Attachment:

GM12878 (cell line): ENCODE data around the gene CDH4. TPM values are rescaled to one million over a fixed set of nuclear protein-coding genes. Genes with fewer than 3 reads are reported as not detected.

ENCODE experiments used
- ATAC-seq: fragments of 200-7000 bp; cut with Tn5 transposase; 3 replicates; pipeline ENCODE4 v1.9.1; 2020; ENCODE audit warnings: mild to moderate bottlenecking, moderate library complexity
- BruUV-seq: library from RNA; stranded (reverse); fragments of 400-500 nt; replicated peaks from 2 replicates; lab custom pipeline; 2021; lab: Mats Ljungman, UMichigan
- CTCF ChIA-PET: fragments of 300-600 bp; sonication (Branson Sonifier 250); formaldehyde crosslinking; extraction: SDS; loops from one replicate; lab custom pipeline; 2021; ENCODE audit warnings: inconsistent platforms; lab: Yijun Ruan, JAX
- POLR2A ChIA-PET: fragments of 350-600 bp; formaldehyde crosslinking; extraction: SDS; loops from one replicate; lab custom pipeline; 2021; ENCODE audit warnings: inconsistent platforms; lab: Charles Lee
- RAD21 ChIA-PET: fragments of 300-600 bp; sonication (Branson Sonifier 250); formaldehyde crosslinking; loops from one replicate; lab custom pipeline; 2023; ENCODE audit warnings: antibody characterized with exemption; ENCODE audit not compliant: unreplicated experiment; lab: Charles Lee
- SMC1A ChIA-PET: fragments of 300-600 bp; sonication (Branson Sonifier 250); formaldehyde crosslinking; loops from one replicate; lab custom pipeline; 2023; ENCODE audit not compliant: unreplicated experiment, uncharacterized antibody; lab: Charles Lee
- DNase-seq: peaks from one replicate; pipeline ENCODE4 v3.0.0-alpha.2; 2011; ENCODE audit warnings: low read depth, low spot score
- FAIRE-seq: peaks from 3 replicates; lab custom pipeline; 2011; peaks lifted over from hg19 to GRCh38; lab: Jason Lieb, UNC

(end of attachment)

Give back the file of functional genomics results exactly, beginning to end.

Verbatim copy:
GM12878 (cell line): ENCODE data around the gene CDH4. TPM values are rescaled to one million over a fixed set of nuclear protein-coding genes. Genes with fewer than 3 reads are reported as not detected.

ENCODE experiments used
- ATAC-seq: fragments of 200-7000 bp; cut with Tn5 transposase; 3 replicates; pipeline ENCODE4 v1.9.1; 2020; ENCODE audit warnings: mild to moderate bottlenecking, moderate library complexity
- BruUV-seq: library from RNA; stranded (reverse); fragments of 400-500 nt; replicated peaks from 2 replicates; lab custom pipeline; 2021; lab: Mats Ljungman, UMichigan
- CTCF ChIA-PET: fragments of 300-600 bp; sonication (Branson Sonifier 250); formaldehyde crosslinking; extraction: SDS; loops from one replicate; lab custom pipeline; 2021; ENCODE audit warnings: inconsistent platforms; lab: Yijun Ruan, JAX
- POLR2A ChIA-PET: fragments of 350-600 bp; formaldehyde crosslinking; extraction: SDS; loops from one replicate; lab custom pipeline; 2021; ENCODE audit warnings: inconsistent platforms; lab: Charles Lee
- RAD21 ChIA-PET: fragments of 300-600 bp; sonication (Branson Sonifier 250); formaldehyde crosslinking; loops from one replicate; lab custom pipeline; 2023; ENCODE audit warnings: antibody characterized with exemption; ENCODE audit not compliant: unreplicated experiment; lab: Charles Lee
- SMC1A ChIA-PET: fragments of 300-600 bp; sonication (Branson Sonifier 250); formaldehyde crosslinking; loops from one replicate; lab custom pipeline; 2023; ENCODE audit not compliant: unreplicated experiment, uncharacterized antibody; lab: Charles Lee
- DNase-seq: peaks from one replicate; pipeline ENCODE4 v3.0.0-alpha.2; 2011; ENCODE audit warnings: low read depth, low spot score
- FAIRE-seq: peaks from 3 replicates; lab custom pipeline; 2011; peaks lifted over from hg19 to GRCh38; lab: Jason Lieb, UNC